fig. b: after
2 dozen plump, briny oysters, shucked (bottom half-shells cleaned and reserved)
6 slices of bacon
1 cup homemade breadcrumbs
1/2 lb unsalted butter
4 green onion tops, minced
6 sprigs parsley, minced
1/2 bunch spinach, chopped
1/4 bunch chervil, minced
4 green celery leaves, minced
salt, pepper, and cayenne to taste
1-2 tbsp lemon juice
1 oz Pernod
Fill a large baking sheet with rock salt and place it in a 375º oven for 10 minutes. Fry the bacon in pan over medium-high heat until crispy. Remove the bacon with a slotted spoon and chop it finely. Add the butter to the bacon drippings and melt over medium heat. When the butter has melted add the green onion tops, the parsley, the chervil, the celery leaves, and the spinach. When the greens have wilted add the Pernod and cook for another minute. Remove from heat, add the lemon juice, stir and adjust the seasonings, keeping in mind that if your oysters are particularly briny you might want to take it easy on the salt. Then again, you might not. Transfer the greens to a bowl and then quickly toast the breadcrumbs in the same pan over medium heat, making use of the fat that remains--this should only take about one minute. Remove the baking sheet from the oven and arrange the half shells on the salt. Place one oyster in each half-shell. Top each oyster with one generous dollop of the greens mixture and then sprinkle some breadcrumbs on top. Bake in the oven for 10 minutes. Remove from the oven, allow to cool for 2-5 minutes, and then serve.
[If you have any of the greens mixture left over after you've topped all your oysters, fear not--it won't go to waste. It doubles as a deluxe accompaniment to tomorrow's poached egg breakfast.]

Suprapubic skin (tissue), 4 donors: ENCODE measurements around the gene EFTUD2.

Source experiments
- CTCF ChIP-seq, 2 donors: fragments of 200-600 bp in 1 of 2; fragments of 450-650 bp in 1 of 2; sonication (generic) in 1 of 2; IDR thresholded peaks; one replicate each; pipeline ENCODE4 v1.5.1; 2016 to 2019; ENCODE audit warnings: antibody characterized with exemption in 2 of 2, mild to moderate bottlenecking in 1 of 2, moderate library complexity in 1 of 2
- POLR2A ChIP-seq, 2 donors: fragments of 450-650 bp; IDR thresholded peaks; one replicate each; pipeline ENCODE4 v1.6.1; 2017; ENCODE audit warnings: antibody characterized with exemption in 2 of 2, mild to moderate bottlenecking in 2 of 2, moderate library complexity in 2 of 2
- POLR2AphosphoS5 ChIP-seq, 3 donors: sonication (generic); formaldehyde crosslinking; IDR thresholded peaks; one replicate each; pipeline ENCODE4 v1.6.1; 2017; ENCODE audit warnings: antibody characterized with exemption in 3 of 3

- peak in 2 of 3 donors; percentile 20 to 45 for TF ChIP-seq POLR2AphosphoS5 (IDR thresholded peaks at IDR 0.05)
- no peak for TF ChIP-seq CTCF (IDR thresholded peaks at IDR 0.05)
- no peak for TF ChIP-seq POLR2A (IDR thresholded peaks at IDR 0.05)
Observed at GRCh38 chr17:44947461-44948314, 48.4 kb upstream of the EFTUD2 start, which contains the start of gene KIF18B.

I don't care how much of a raw oyster purist you are--these are absolutely irresistible. How irresistible? Take a look:
fig. b: afterer
Perfect for any and all New Year's celebrations.
John and Matt Thorne, Serious Pig: An American Cook In Search Of His Roots
The Picayune's Creole Cook Book: Sesquicentennial Edition
James Beard's New Fish Cookery
Friday, December 28, 2007
fig. a: what a dozen Peter Pan doughnuts look like
Peter Pan Bakery
Tucked inside a former soda fountain in Brooklyn's Greenpoint neighborhood, Peter Pan is something of a conundrum. It has a perfectly preserved arborite counter and a lovely turquoise interior, giving it an old-time Americana feel, but, like many of the businesses in Greenpoint, it’s Polish-owned and operated. That being the case, you might expect Peter Pan to a) have a name that's a little less Anglo-American and b) specialize in Polish-style plum, apricot, and cream-filled paczki, but instead their doughnut style is classically, unmistakably American, with at least two dozen flavors to choose from. None of this would matter in the least if Peter Pan’s doughnuts weren’t at the very least respectable. As it turns out, they’re much more than just respectable. They’re true works of art. Deep-fried works of art, but works of art nonetheless.
fig. b: what the take-out menu from Lomzynianka looks like
Not sure what that stag you see in the picture above has to do with anything, seeing as Lomzynianka translates as "girl from Lomza," but we took the fact that we actually know someone who has that exact same image tattooed on his arm as some kind of good omen--and it was. We're both big fans of Polish cuisine—yes, cuisine—and together we've sampled the goods at Polish restaurants and diners from the Plateau Mont-Royal to the East Village, from Chicago to Krakow, and Lomzynianka ranks at the very top of our ongoing survey of the world's Polish restaurants. So good, in fact, that Michelle devoted two trips to Lomzynianka, in spite of the fact that we were only in New York for slightly more than 48 hours and her lists of "New York musts" is nothing if not extensive. Fantastically good perogies. Amazingly festive interior, too.
Peter Pan Bakery, 727 Manhattan Ave., Greenpoint, Brooklyn, (718) 389-3676
Lomzynianka, 646 Manhattan Ave., Greenpoint, Brooklyn, (718) 389-9439
Posted by aj kinik at 10:02 PM
Thursday, December 27, 2007
fig. a: some lucky winner will soon be receiving...